Your story on the Tiger football team’s remarkable undefeated season (Sports, Dec. 5) brought to mind the team’s 1957 season and the bonfire celebrating its having won the newly formed Ivy League’s championship.
The clincher was the team’s 34–14 devastation of then-undefeated Dartmouth at Palmer Stadium before 46,000 in a snowstorm in the last game of the season. Sophomore Dan Sachs was the single-wing tailback; he scored three touchdowns and passed for a fourth. He was named to the All-Ivy team by the league coaches.
Dan majored in the Special Program in European Civilization, wrote his thesis on Montaigne, and graduated Phi Beta Kappa. At graduation he was given the Roper Trophy and the Poe Cup.
Dan was awarded a Rhodes Scholarship and earned his law degree from Harvard. He won a coveted Blue award for his rugby football play against Cambridge. Focused upon a career in national politics, Dan had his eye firmly fixed upon a Pennsylvania U.S. Senate seat.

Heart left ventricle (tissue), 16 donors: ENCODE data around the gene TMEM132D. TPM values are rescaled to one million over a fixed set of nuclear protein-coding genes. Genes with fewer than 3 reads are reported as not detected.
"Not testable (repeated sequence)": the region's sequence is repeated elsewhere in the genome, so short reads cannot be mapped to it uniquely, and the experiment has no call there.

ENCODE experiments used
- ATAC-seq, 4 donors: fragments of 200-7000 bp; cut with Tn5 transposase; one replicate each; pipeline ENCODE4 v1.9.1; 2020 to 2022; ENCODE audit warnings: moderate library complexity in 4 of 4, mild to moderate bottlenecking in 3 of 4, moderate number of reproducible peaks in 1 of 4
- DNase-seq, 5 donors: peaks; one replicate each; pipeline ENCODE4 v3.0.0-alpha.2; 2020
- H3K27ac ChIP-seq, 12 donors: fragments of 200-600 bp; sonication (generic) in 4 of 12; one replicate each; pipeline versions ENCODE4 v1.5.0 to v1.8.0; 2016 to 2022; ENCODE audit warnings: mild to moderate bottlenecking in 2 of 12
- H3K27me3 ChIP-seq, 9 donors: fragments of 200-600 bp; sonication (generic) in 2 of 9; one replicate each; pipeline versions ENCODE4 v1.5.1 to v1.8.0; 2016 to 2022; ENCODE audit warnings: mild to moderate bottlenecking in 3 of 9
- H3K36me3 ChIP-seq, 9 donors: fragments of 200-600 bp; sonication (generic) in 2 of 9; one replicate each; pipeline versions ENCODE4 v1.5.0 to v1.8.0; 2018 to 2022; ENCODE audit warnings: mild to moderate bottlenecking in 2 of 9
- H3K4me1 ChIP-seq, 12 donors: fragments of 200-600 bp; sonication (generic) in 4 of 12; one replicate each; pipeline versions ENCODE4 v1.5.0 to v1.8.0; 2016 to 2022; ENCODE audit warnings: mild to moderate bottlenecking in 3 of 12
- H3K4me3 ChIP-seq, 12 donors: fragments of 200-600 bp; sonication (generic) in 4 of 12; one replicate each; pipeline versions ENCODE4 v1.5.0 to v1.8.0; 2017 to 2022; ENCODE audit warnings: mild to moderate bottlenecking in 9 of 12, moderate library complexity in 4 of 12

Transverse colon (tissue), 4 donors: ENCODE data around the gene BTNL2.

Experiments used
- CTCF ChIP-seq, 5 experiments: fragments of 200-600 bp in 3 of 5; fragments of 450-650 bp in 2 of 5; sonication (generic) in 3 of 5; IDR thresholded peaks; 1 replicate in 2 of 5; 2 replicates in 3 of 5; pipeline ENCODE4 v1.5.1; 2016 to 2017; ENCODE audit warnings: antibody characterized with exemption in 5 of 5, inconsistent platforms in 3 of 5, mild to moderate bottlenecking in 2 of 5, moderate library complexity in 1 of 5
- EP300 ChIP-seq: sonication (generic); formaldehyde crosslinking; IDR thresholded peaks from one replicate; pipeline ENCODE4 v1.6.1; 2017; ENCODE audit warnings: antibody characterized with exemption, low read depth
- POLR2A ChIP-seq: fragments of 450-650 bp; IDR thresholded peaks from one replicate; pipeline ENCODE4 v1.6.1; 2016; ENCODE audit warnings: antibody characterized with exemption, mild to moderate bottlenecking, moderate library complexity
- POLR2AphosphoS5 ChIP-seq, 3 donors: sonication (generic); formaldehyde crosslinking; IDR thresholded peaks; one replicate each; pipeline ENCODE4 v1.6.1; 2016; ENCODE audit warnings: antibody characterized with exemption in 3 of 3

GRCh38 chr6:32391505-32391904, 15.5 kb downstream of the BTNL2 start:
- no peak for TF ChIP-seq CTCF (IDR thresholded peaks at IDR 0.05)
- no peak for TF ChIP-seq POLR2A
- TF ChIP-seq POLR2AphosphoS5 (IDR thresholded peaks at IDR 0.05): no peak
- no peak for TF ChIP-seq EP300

After a valiant, long fight with bone cancer, Dan succumbed in 1967.
For nearly a half-century, a scholarship in Dan’s honor and memory, sponsored by his friends, supported by his class and then by a cadre of former scholars, has been awarded each year to a graduating senior to study at Oxford’s Worcester College, as Dan did. In recent years, a Sachs Global Scholarship and one to a Worcester graduate for study at Princeton’s Graduate School have been added. (See page 16 for this year’s winners.) The Sachs Scholarship lays special emphasis upon leadership and public service and is comparable in all respects to the Rhodes and Marshall in its selectivity and prestige.
When the idea was proposed to Dan for his approval shortly before his death, he smiled and said, “That has scope.” He was right.